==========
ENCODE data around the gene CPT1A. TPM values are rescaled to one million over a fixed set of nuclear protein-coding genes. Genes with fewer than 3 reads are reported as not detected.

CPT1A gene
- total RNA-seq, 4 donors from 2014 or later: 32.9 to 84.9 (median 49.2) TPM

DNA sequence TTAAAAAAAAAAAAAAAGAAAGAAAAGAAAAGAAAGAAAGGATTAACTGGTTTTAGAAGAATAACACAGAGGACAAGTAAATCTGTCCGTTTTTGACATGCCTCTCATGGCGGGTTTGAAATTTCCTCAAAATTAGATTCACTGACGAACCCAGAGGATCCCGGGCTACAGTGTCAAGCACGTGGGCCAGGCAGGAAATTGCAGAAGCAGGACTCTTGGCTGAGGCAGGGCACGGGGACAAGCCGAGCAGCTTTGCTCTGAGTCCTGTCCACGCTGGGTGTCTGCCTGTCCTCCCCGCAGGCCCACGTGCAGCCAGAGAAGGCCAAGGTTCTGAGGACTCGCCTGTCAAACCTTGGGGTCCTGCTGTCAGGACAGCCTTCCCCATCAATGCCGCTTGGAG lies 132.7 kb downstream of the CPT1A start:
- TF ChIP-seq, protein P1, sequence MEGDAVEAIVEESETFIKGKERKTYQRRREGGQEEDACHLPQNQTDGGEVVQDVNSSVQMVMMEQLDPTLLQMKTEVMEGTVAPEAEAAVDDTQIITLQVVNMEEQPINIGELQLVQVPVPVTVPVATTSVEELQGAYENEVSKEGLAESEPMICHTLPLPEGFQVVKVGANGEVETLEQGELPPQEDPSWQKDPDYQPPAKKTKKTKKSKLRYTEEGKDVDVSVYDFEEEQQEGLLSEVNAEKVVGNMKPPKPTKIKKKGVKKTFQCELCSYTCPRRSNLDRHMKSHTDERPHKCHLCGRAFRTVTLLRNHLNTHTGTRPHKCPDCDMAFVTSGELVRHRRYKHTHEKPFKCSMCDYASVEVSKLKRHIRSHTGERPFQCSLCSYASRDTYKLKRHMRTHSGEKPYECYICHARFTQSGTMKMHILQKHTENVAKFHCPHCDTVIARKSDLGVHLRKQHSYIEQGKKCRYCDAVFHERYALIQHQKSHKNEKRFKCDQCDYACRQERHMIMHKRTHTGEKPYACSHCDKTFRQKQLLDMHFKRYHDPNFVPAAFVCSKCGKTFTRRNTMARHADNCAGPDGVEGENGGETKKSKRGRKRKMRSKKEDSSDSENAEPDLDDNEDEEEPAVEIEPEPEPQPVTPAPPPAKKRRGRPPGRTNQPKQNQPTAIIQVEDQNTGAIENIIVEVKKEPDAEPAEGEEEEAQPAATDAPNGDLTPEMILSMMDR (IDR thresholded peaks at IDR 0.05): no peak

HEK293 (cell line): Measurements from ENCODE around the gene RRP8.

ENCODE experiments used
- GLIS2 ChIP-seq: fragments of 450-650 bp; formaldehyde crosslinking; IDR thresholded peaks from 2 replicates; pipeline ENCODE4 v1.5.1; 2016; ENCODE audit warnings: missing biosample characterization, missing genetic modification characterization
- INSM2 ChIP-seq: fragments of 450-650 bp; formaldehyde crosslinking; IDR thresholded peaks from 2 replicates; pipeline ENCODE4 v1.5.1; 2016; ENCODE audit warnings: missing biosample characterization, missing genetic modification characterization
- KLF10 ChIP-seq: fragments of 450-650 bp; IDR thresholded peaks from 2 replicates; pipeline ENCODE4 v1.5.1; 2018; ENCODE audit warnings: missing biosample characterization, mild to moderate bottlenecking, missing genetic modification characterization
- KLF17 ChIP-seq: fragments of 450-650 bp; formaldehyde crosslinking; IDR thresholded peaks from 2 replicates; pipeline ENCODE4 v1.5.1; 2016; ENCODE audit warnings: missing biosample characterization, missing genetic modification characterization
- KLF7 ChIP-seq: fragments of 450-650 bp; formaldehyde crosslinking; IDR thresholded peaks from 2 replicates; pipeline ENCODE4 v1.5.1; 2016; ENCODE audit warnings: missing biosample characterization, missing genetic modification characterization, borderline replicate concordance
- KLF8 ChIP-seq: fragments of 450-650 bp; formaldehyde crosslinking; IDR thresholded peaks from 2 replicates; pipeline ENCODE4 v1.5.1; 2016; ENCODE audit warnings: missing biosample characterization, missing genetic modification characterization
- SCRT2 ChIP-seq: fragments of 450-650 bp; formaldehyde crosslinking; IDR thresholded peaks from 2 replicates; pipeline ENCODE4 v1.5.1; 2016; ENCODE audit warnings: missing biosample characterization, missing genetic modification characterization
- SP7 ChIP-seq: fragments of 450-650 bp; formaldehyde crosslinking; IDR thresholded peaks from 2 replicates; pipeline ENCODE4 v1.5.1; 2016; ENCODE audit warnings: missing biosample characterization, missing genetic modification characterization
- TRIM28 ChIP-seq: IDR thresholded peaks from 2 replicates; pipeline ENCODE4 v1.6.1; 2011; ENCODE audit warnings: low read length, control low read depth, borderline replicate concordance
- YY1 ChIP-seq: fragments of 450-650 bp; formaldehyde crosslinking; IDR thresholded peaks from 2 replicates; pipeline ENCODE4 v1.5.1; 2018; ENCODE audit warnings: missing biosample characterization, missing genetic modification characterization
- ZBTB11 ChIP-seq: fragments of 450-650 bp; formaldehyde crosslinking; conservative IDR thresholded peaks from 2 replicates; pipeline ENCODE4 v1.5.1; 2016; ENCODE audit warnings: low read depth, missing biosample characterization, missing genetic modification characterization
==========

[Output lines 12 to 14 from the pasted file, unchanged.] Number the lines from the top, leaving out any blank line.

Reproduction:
- KLF7 ChIP-seq: fragments of 450-650 bp; formaldehyde crosslinking; IDR thresholded peaks from 2 replicates; pipeline ENCODE4 v1.5.1; 2016; ENCODE audit warnings: missing biosample characterization, missing genetic modification characterization, borderline replicate concordance
- KLF8 ChIP-seq: fragments of 450-650 bp; formaldehyde crosslinking; IDR thresholded peaks from 2 replicates; pipeline ENCODE4 v1.5.1; 2016; ENCODE audit warnings: missing biosample characterization, missing genetic modification characterization
- SCRT2 ChIP-seq: fragments of 450-650 bp; formaldehyde crosslinking; IDR thresholded peaks from 2 replicates; pipeline ENCODE4 v1.5.1; 2016; ENCODE audit warnings: missing biosample characterization, missing genetic modification characterization